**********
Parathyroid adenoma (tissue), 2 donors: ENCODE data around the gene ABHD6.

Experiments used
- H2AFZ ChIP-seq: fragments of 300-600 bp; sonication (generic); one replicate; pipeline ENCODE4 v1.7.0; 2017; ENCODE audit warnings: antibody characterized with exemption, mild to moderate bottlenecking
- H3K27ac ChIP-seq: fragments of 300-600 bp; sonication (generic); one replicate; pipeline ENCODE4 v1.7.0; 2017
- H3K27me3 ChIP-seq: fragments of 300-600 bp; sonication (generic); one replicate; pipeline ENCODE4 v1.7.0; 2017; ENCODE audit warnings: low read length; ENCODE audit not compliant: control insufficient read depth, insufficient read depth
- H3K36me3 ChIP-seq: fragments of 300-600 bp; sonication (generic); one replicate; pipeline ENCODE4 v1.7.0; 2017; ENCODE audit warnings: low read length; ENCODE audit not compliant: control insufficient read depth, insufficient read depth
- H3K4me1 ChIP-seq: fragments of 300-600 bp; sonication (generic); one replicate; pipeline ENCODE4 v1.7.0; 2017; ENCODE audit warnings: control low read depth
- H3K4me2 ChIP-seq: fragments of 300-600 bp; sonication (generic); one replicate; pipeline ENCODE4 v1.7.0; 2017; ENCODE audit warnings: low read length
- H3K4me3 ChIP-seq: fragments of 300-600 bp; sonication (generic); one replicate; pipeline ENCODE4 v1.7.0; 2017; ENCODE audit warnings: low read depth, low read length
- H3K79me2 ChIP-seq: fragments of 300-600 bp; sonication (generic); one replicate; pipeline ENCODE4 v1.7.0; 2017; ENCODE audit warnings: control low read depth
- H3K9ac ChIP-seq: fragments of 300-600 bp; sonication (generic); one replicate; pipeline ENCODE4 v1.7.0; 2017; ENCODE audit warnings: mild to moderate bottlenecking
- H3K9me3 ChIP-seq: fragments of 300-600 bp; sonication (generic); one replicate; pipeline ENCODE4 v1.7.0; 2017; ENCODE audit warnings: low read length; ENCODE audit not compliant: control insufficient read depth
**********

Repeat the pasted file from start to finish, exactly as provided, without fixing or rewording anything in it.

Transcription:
Parathyroid adenoma (tissue), 2 donors: ENCODE data around the gene ABHD6.

Experiments used
- H2AFZ ChIP-seq: fragments of 300-600 bp; sonication (generic); one replicate; pipeline ENCODE4 v1.7.0; 2017; ENCODE audit warnings: antibody characterized with exemption, mild to moderate bottlenecking
- H3K27ac ChIP-seq: fragments of 300-600 bp; sonication (generic); one replicate; pipeline ENCODE4 v1.7.0; 2017
- H3K27me3 ChIP-seq: fragments of 300-600 bp; sonication (generic); one replicate; pipeline ENCODE4 v1.7.0; 2017; ENCODE audit warnings: low read length; ENCODE audit not compliant: control insufficient read depth, insufficient read depth
- H3K36me3 ChIP-seq: fragments of 300-600 bp; sonication (generic); one replicate; pipeline ENCODE4 v1.7.0; 2017; ENCODE audit warnings: low read length; ENCODE audit not compliant: control insufficient read depth, insufficient read depth
- H3K4me1 ChIP-seq: fragments of 300-600 bp; sonication (generic); one replicate; pipeline ENCODE4 v1.7.0; 2017; ENCODE audit warnings: control low read depth
- H3K4me2 ChIP-seq: fragments of 300-600 bp; sonication (generic); one replicate; pipeline ENCODE4 v1.7.0; 2017; ENCODE audit warnings: low read length
- H3K4me3 ChIP-seq: fragments of 300-600 bp; sonication (generic); one replicate; pipeline ENCODE4 v1.7.0; 2017; ENCODE audit warnings: low read depth, low read length
- H3K79me2 ChIP-seq: fragments of 300-600 bp; sonication (generic); one replicate; pipeline ENCODE4 v1.7.0; 2017; ENCODE audit warnings: control low read depth
- H3K9ac ChIP-seq: fragments of 300-600 bp; sonication (generic); one replicate; pipeline ENCODE4 v1.7.0; 2017; ENCODE audit warnings: mild to moderate bottlenecking
- H3K9me3 ChIP-seq: fragments of 300-600 bp; sonication (generic); one replicate; pipeline ENCODE4 v1.7.0; 2017; ENCODE audit warnings: low read length; ENCODE audit not compliant: control insufficient read depth